06/23/2015 09:29 am ET Updated Dec 06, 2017

Food Bank Uses Big Data To Identify Areas In Need Of Services


A food pantry in the nation’s capital is taking a fresh approach to efficiently identifying and feeding the hungry -- with surprising results.

As the Washington Post reported last week, the Capital Area Food Bank in Lorton, Virginia, is using maps drawn from a variety of data sets to more accurately determine which parts of the metro area are most in need of food.

The new push has come largely thanks to the work of an ambitious young programmer named Michael Hollister. In a June 12 blog post on CAFB’s website, Hollister explained that the maps relied on data from a variety of sources, including from the group's internal documents, U.S. Census Bureau survey data, the U.S. Department of Agriculture’s food desert map and Feeding America’s Map the Meal Gap study.

Initially, according to the Post, the maps confirmed what they already knew, that the 7th and 8th wards in D.C. and parts of Prince George’s County were home to the most food insecure people, but when they overlaid a map of where Capital Area Food Bank and its partner organizations were already providing services, some surprising gaps between need and services were identified.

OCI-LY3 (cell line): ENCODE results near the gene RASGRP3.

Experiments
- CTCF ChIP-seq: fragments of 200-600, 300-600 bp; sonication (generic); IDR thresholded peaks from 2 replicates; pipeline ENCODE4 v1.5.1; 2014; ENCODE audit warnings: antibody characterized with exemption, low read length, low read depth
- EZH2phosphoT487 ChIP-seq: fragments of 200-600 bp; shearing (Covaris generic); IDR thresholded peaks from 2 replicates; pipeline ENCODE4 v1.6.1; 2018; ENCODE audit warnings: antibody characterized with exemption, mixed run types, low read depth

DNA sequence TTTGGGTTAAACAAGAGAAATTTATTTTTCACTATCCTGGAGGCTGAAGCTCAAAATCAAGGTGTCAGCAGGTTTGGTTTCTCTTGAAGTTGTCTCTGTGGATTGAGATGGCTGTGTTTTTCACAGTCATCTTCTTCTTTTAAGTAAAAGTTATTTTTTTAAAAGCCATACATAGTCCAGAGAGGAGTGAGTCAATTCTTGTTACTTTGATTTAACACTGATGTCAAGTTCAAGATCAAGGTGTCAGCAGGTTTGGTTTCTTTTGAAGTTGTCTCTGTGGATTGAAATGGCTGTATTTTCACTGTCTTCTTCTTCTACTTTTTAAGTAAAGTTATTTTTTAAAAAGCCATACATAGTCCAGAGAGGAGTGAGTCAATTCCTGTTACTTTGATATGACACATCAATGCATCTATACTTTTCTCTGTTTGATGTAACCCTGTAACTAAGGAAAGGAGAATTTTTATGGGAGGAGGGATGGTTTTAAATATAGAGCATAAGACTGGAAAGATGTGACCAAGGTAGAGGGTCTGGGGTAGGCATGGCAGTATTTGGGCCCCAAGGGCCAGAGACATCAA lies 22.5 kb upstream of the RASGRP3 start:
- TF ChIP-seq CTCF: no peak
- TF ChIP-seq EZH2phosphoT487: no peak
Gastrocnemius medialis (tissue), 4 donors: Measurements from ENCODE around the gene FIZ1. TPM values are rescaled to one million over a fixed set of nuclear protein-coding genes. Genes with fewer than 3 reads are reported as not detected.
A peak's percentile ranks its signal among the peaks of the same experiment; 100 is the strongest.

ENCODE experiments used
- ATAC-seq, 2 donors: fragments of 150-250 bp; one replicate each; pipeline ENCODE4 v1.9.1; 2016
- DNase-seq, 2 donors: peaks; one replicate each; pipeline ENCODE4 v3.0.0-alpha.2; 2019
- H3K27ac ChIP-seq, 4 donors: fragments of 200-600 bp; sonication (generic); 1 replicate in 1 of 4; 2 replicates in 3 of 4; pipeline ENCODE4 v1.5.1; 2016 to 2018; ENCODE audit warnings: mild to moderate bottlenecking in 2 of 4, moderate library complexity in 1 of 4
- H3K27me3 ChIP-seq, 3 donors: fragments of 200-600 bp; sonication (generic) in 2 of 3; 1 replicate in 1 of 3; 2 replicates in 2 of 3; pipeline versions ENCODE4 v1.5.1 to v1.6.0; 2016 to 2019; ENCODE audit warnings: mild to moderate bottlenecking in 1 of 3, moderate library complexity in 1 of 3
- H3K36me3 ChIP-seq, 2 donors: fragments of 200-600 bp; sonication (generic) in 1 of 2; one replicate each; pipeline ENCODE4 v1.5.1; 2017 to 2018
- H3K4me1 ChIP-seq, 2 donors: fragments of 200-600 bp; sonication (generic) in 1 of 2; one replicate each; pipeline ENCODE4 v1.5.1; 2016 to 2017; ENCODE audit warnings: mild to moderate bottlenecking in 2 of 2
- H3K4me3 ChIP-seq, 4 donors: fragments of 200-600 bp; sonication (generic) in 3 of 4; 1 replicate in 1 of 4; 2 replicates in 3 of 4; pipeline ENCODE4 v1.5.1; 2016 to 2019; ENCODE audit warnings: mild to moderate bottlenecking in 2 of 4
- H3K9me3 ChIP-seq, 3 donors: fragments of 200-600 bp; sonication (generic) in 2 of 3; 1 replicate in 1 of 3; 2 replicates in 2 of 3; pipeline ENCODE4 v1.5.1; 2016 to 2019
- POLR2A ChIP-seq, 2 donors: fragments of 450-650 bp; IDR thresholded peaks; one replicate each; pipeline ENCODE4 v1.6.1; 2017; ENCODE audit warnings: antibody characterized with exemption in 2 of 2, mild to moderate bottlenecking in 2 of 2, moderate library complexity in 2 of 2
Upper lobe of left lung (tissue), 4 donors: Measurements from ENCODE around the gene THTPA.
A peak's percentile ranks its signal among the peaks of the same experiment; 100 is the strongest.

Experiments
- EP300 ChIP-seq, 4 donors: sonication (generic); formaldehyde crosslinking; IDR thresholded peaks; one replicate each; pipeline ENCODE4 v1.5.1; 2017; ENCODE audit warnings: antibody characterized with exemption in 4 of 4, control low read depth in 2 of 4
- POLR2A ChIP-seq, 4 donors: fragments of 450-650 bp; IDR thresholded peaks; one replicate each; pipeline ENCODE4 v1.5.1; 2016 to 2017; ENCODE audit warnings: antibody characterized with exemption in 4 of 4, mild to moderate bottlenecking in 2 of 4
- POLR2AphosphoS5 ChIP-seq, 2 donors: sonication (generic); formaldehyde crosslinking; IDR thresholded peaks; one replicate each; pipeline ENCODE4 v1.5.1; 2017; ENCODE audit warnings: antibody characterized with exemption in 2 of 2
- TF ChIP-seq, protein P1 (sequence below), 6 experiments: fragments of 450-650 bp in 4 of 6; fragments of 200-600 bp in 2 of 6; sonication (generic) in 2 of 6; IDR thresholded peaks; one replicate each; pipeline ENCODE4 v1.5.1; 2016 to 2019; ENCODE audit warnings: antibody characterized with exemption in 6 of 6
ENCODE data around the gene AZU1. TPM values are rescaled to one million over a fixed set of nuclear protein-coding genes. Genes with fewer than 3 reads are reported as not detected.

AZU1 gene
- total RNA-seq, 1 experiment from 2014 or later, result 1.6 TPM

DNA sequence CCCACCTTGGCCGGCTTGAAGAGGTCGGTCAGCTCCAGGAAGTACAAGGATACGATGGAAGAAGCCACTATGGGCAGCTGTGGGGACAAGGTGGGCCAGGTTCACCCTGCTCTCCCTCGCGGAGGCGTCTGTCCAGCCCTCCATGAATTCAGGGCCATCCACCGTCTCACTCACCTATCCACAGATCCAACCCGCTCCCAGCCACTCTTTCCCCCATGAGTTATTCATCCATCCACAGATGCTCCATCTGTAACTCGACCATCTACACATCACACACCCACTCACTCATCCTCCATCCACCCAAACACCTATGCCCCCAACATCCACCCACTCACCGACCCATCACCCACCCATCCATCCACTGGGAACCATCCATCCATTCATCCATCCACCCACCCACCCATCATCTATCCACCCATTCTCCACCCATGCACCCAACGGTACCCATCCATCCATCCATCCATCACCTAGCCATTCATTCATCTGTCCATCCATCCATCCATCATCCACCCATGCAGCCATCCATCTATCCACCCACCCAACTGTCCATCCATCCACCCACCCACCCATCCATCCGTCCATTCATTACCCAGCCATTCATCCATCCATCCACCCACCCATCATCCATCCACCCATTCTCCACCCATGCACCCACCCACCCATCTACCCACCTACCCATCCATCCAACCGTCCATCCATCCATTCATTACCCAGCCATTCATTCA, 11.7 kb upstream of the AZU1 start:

Many suburban areas near D.C. were flagged as having unmet hunger needs and that information is now being used to inform decisions such as how the food bank spends its resources and which partner organizations it works with.

Among those decisions, according to Hollister’s blog post, were prioritizing school locations for a new partnership between the food bank and Martha’s Table, another area nonprofit, in an effort to provide healthy food for all 7th and 8th ward elementary schools. The mapping also helped identify Prince William County in Virginia as the host for the organization’s first mobile feeding bus, a retrofitted school bus that will deliver meals for children in the suburban community starting this month.

Also playing a role in the food bank’s use of new technology in addressing hunger is a pro-bono partnership with Applied Predictive Technologies (APT), a predictive analytics software company. According to an APT press release, APT helped create the organization’s hunger “heat map” and conducted an analysis to help optimize the bank’s food purchases, namely which food categories were experiencing the most consistent demand.

The nation’s capital was previously identified by Feeding America as home to the nation’s highest rate of food insecurity among children. According to the CAFB, an estimated 14.5 percent of D.C. residents are food insecure and more than a quarter of the district’s children under the age of 18 — 27.9 percent -- live in a food-insecure household.

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